Trichlor shortage is real, chlorine supply ok

All the pool trades and social media have been buzzing with blogs and articles on the current chlorine shortage. Some of these articles make it look as if every pool in the U.S. is threatened to become an algae cesspool—and the service trade is due to dry up and blow away like a tumbleweed. I have news for the pool service trade to offset the gloom prophecies. The fact is that there IS NOT a shortage of chlorine. What!? Because the shortage is primarily just ONE type of chlorine and that is trichlor tablets. And here is some really good news: There is more than ONE way to chlorinate a pool and there are options besides trichlor tablets.

While there is good news, there is also some bad news. It is the ying and yang of life. The bad news is that while there may not be a short supply of the trichlor alternatives, there is going to be higher demand and more difficulty in delivery. We are seeing this in the pandemic world that we live in. We have to wait for everything—from ourAmazon packages to getting a table at the restaurant. Everything is going to take more time due to social distancing and occupancy restrictions in warehouses. This will lead to increased costs as well.

One solution that pool pros are looking at is to switch accounts to salt generators (SWG) and be done with buying chlorine. That is a good notion; however, consider the following: The same supply and demand on materials applies to salt generators. There will be high demand on the units and on replacement parts—including even the salt. There is an upfront cost that may be prohibitive to customers. Some service companies are offering discounts or deferred payment options on SWG units. That could mean losing lots of money upfront. Salt is a cool technology, but not a good fit for every pool due to corrosion issues. Also, there are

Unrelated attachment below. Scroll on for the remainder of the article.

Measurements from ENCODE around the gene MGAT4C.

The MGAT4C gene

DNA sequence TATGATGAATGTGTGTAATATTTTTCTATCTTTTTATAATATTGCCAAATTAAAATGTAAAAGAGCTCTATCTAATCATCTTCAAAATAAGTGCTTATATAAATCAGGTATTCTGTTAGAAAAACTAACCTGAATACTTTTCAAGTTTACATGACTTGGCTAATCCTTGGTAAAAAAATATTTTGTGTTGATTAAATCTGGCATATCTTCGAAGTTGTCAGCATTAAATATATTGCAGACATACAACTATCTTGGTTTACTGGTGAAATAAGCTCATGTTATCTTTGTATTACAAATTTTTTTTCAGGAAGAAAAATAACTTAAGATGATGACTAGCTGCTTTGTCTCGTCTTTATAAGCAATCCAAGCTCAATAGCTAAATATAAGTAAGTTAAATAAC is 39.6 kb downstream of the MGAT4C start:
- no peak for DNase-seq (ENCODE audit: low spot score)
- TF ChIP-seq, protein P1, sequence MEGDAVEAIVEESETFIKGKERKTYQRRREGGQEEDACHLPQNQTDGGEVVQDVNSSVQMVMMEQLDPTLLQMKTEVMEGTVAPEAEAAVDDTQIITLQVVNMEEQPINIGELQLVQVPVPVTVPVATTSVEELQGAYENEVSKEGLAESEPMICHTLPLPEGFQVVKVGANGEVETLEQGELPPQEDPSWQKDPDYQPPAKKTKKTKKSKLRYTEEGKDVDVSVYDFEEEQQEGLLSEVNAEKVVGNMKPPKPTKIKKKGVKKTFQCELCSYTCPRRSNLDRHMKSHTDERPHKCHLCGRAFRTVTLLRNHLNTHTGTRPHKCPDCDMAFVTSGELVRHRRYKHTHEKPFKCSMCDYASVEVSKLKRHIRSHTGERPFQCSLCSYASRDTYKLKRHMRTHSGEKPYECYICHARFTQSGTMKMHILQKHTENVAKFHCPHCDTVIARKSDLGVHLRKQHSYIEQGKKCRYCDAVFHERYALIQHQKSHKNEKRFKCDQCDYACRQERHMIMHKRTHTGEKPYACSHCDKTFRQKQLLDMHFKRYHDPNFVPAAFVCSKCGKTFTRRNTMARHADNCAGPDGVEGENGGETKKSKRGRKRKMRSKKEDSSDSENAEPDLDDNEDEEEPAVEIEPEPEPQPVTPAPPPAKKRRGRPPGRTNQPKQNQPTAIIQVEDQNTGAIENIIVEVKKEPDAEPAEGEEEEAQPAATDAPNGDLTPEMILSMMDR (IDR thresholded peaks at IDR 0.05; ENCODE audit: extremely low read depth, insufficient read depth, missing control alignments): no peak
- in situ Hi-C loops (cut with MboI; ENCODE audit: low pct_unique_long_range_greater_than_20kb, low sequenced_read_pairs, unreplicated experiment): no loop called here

some cities that ban saltwater pools from being drained into the sewer system, such as Santa Clarita, California.

Calcium Hypochlorite (cal hypo) is another option. Based on some searching I did, it looks like cal hypo is still available and being promoted to replace trichlor. However, although the cal hypo may be available, the packaging to get it to you may not be—and that could hold up supply. If customers are switched over to cal hypo tabs, it is vitally important to communicate to them that these tabs cannot be put into the trichlor floater or feeder. (Unless they want to turn the floater or feeder into a mini-space shuttle.) The mixture of cal hypo and trichlor WILL cause an explosion and fire. Pay attention and play it safe. Cal hypo also adds calcium to the pool—8 ppm of calcium for every pound in 10,000 gallons.

One form of chlorine that there is plenty of is liquid. Sodium hypochlorite liquid is made locally from salt, water and electricity. There is no reliance on necessary offshore ingredients that can cause delays. With liquid, you are getting the freshest, purest form of chlorine available. It is one of the original sanitizers that has been used for both swimming pools and drinking water since before the 1920s. There is no cyanuric acid (CYA) or calcium left

By Terry Arko